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The question is to use Lagrange multipliers to show that the maximum value of $r = (x^2 + y^2 + x^2)^{1/2}$ subject to the following conditions $$\frac{x^2}{a^2} + \frac{y^2}{b^2} + \frac{z^2}{c^2} = 1 \quad\quad\quad lx + my + nz = 0$$ satisfies $$\frac{l^2a^2}{a^2-r^2} + \frac{m^2b^2}{b^2-r^2} + \frac{n^2c^2}{c^2-r^2} = 0$$ where $a$, $b$, $c$, $l$, $m$, $n$ are arbitrary constants.

I have defined the Lagrangian function $L(x,y,z,\lambda,\mu)$ with two multipliers $\lambda$ and $\mu$, one for each of the constraints. After setting $\nabla L = 0$, I get the following system of equations: $$\frac{x}{r} + \frac{2x\lambda}{a^2} + \mu l = 0$$ $$\frac{y}{r} + \frac{2y\lambda}{b^2} + \mu m = 0$$ $$\frac{z}{r} + \frac{2z\lambda}{c^2} + \mu n = 0$$

All of my attempts to eliminate $\lambda$ and $\mu$ and solve this system of equations have ended in either an algebraic mess or inconsistencies. I have a suspicion that there is an elegant solution there somewhere... can anyone help me find it?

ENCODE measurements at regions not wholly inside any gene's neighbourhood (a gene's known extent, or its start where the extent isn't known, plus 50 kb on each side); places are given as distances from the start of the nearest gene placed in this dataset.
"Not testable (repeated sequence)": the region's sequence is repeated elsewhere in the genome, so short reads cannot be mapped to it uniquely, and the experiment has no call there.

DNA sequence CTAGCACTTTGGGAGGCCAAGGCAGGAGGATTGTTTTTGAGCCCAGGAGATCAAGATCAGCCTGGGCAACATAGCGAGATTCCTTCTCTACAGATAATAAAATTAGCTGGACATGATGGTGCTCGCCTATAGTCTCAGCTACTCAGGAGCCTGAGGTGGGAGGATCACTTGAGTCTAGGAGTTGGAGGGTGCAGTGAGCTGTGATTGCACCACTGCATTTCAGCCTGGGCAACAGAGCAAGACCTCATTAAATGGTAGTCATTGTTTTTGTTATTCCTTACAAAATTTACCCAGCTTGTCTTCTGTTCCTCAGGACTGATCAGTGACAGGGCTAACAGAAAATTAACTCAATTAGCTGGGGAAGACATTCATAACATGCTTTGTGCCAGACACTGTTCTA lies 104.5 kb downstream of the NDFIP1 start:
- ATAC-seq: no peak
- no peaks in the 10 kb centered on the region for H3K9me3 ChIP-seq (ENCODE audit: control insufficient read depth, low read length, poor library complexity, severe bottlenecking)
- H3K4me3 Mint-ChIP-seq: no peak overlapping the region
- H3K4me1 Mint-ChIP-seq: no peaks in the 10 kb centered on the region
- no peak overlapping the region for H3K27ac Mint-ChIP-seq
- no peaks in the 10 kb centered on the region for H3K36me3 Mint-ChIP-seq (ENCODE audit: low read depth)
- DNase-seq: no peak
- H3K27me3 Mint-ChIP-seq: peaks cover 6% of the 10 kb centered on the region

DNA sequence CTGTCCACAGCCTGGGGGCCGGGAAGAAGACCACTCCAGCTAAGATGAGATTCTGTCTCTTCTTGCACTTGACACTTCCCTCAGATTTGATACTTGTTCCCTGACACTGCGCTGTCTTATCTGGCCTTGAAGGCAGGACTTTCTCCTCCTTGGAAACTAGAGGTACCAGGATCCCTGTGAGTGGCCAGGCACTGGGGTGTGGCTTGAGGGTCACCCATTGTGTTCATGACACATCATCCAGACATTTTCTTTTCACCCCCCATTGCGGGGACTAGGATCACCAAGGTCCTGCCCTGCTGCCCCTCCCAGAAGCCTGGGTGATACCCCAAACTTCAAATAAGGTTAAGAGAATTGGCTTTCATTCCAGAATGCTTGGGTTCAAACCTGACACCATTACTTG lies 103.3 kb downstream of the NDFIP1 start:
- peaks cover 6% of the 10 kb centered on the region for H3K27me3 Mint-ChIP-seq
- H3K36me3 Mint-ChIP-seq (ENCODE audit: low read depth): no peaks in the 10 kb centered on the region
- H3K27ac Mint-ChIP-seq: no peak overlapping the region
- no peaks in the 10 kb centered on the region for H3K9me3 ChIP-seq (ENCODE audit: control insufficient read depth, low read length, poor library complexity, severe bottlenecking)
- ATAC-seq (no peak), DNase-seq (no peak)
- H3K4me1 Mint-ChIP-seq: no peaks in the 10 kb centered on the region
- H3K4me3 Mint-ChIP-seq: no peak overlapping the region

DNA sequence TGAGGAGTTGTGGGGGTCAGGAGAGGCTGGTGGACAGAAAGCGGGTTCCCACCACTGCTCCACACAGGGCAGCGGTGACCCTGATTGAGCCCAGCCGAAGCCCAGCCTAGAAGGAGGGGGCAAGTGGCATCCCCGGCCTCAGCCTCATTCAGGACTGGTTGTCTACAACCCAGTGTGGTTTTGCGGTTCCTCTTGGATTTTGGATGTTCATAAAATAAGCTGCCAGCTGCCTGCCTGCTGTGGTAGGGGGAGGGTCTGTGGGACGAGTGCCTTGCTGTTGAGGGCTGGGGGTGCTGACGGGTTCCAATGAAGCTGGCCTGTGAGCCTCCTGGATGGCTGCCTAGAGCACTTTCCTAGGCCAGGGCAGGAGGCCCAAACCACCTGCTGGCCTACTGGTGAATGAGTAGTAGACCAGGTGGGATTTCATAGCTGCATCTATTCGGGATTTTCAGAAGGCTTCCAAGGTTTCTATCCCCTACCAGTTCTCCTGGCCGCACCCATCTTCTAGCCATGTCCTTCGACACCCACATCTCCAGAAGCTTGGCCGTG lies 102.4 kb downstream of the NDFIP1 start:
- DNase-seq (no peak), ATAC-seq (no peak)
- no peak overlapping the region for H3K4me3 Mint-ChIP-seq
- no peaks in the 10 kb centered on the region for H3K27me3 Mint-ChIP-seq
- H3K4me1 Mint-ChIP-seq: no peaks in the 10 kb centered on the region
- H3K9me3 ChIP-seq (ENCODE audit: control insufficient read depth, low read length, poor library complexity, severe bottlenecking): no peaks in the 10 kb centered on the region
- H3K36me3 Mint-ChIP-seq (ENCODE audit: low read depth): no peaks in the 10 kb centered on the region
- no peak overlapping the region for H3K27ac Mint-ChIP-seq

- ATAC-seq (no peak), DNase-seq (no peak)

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Multiply your first equation with $x$, second with $y$, third with $z$ and add them together. You will get $$(x^2+y^2+z^2)\frac{1}{r}+2\lambda\left(\frac{x^2}{a^2}+\frac{y^2}{b^2}+\frac{z^2}{c^2}\right)=r+2\lambda=0$$ Now use $2\lambda=-r$ to plug into your equations, find $x,y,z$ and plug it into the equation of the plane: $$x\left(\frac{1}{r}-\frac{r}{a^2}\right)+\mu l=0$$ $$x=-\frac{\mu l a^2 r}{a^2-r^2}$$ and similar expressions for $y$ and $z$. When you add plug them into the equation of the plane you get $$-\mu r \left(\frac{l^2a^2}{a^2-r^2}+\frac{m^2b^2}{b^2-r^2}+\frac{n^2c^2}{c^2-r^2}\right)=0$$

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  • $\begingroup$ Thank you for this! Just as elegant as I'd imagined :) $\endgroup$ – felledAgent Feb 19 '17 at 23:01

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